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Unravelling the migration and moult strategies of a long-distance migrant using stable isotopes: Red Knot Calidris canutus movements in the Americas

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For long-distance migrants, such as many of the shorebirds, understanding the demographic implications of behavioural strategies adopted by individuals is key to understanding how environmental change will affect populations. Stable isotopes have been used in the terrestrial environment to infer migratory strategies of birds but rarely in marine or estuarine systems. Here, we show that the stable isotope ratios of carbon and nitrogen in flight feathers can be used to identify at least three discrete wintering areas of the Red Knot Calidris canutus on the eastern seaboard of the Americas, ranging from southeastern USA to Patagonia and Tierra del Fuego. In spring, birds migrate northwards via Delaware Bay, in the northeastern USA, the last stopping point before arrival in Arctic breeding areas, where they fatten up on eggs of spawning Horseshoe Crabs Limulus polyphemus. The isotope ratios of feather samples taken from birds caught in the Bay during May 2003 were compared with feathers obtained from known wintering areas in Florida (USA), Bahia Lomas (Chile) and Rio Grande (Argentina). In May 2003, 30% of birds passing through the Bay had Florida-type ‘signatures’, 58% were Bahia Lomas-type, 6% were Rio Grande-type and 7% were unclassified. Some of the southern wintering birds had started moulting flight feathers in northern areas, suspended this, and then finished their moult in the wintering areas, whereas others flew straight to the wintering areas before commencing moult. This study shows that stable isotopes can be used to infer migratory strategies of coastal-feeding shorebirds and provides the basis for identifying the moult strategy and wintering areas of birds passing through Delaware Bay. Coupled with banding and marking birds as individuals, stable isotopes provide a powerful tool for estimating population-specific demographic parameters and, in this case, further our understanding of the migration systems of the declining Nearctic populations of Red Knot.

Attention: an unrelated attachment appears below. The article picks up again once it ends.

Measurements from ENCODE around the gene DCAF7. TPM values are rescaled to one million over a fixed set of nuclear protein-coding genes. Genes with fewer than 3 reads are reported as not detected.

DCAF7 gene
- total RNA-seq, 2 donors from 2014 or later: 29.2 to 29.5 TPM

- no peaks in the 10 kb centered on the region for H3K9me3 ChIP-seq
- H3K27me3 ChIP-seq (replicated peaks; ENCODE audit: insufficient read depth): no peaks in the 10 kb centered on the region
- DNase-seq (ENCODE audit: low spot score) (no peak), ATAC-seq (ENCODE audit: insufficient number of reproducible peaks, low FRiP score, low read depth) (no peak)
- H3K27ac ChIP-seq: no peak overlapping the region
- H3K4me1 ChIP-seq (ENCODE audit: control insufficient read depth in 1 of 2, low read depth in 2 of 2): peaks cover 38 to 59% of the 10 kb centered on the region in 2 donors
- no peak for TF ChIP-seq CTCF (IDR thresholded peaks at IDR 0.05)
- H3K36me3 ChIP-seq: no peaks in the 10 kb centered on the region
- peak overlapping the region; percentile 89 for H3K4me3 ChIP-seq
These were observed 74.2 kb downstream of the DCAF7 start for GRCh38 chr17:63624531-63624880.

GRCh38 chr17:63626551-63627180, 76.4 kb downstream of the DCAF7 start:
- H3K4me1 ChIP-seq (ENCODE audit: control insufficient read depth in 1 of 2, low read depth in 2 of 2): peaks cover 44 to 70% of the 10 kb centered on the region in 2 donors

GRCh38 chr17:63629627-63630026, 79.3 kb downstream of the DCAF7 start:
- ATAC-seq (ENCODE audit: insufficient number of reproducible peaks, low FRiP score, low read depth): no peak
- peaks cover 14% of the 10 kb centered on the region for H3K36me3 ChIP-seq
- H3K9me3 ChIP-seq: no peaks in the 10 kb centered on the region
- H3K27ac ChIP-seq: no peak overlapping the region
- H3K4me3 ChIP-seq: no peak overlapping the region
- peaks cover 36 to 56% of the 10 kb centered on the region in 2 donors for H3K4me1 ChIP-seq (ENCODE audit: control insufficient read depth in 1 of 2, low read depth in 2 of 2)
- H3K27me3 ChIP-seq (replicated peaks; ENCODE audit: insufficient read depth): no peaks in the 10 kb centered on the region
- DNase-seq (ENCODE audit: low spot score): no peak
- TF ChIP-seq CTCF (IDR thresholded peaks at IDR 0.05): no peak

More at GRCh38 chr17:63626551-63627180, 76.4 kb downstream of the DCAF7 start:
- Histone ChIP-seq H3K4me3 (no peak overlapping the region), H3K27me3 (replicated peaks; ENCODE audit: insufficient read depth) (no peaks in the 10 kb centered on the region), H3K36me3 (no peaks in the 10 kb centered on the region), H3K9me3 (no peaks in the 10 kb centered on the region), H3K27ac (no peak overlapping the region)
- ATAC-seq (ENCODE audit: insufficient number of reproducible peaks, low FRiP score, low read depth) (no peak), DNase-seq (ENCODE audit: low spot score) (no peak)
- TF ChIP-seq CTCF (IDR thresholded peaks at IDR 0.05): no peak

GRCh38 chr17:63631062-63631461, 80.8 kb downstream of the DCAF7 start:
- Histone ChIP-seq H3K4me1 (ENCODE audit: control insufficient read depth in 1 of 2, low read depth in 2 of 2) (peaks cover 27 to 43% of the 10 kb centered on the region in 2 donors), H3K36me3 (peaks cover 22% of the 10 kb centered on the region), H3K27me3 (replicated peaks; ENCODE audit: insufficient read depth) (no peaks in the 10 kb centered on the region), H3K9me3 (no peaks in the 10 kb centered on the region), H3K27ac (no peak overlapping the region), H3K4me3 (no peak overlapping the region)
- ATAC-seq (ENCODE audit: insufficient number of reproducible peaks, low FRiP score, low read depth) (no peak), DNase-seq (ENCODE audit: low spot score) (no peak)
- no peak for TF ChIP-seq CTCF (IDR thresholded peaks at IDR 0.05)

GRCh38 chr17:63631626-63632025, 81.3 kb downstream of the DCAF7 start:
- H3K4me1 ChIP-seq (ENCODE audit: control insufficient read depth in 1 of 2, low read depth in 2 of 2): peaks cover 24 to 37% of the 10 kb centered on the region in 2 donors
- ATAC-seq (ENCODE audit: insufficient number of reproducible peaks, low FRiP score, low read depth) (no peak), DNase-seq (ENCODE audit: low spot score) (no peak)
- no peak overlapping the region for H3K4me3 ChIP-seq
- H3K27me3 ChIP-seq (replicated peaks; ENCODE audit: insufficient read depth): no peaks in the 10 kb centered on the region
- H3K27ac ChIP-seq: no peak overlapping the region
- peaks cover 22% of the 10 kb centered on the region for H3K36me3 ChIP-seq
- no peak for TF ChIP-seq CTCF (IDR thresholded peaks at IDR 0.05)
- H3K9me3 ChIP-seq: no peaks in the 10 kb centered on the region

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Document Type: Research Article

Affiliations: 1: Centre for Biodiversity and Conservation Biology, Royal Ontario Museum, 100 Queen's Park, Toronto, Ontario M5S 1C6, Canada and, Department of Zoology, University of Toronto, Queen's Park, Ontario, Canada 2: University of Newcastle, School of Biology, King George VI Building, University of Newcastle, Newcastle upon Tyne NE1 7RU, UK 3: British Trust for Ornithology, The Nunnery, Thetford, Norfolk IP24 2PU, UK 4: Delaware Coastal Programs, Division of Soil and Water Conservation, DNREC, 89 Kings Highway, Dover, DE 19901, USA 5: Fundación Inalafquen, Pedro Morón 385 (8520) San Antonio Oeste, Río Negro, Argentina 6: NERC Life Sciences Mass Spectrometry Facility, Scottish Universities Environmental Research Centre, Rankine Avenue, Scottish Enterprise Technology Park, East Kilbride G75 0QF, UK 7: Endangered and Nongame Species Program, New Jersey Division of Fish and Wildlife, PO Box 400, Trenton, NJ 08625, USA

Publication date: 01 October 2005

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